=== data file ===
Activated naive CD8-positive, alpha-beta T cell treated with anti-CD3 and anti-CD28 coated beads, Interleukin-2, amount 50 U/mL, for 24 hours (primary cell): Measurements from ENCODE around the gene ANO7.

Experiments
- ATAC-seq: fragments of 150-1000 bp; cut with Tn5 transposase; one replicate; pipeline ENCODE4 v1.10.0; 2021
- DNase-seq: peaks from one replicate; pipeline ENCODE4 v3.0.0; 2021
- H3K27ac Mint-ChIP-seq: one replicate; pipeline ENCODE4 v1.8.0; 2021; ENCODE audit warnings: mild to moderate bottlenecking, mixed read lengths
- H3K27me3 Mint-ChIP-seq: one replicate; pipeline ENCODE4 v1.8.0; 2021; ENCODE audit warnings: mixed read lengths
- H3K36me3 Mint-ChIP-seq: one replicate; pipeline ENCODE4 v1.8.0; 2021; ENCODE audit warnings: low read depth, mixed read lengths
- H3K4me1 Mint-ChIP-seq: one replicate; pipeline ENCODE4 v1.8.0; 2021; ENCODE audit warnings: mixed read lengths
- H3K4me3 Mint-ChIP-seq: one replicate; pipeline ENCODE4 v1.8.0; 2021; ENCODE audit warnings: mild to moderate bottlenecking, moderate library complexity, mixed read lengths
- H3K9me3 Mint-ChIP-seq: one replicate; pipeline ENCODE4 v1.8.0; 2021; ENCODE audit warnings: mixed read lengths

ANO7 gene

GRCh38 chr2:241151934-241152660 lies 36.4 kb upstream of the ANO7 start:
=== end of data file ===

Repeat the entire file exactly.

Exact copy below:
Activated naive CD8-positive, alpha-beta T cell treated with anti-CD3 and anti-CD28 coated beads, Interleukin-2, amount 50 U/mL, for 24 hours (primary cell): Measurements from ENCODE around the gene ANO7.

Experiments
- ATAC-seq: fragments of 150-1000 bp; cut with Tn5 transposase; one replicate; pipeline ENCODE4 v1.10.0; 2021
- DNase-seq: peaks from one replicate; pipeline ENCODE4 v3.0.0; 2021
- H3K27ac Mint-ChIP-seq: one replicate; pipeline ENCODE4 v1.8.0; 2021; ENCODE audit warnings: mild to moderate bottlenecking, mixed read lengths
- H3K27me3 Mint-ChIP-seq: one replicate; pipeline ENCODE4 v1.8.0; 2021; ENCODE audit warnings: mixed read lengths
- H3K36me3 Mint-ChIP-seq: one replicate; pipeline ENCODE4 v1.8.0; 2021; ENCODE audit warnings: low read depth, mixed read lengths
- H3K4me1 Mint-ChIP-seq: one replicate; pipeline ENCODE4 v1.8.0; 2021; ENCODE audit warnings: mixed read lengths
- H3K4me3 Mint-ChIP-seq: one replicate; pipeline ENCODE4 v1.8.0; 2021; ENCODE audit warnings: mild to moderate bottlenecking, moderate library complexity, mixed read lengths
- H3K9me3 Mint-ChIP-seq: one replicate; pipeline ENCODE4 v1.8.0; 2021; ENCODE audit warnings: mixed read lengths

ANO7 gene

GRCh38 chr2:241151934-241152660 lies 36.4 kb upstream of the ANO7 start: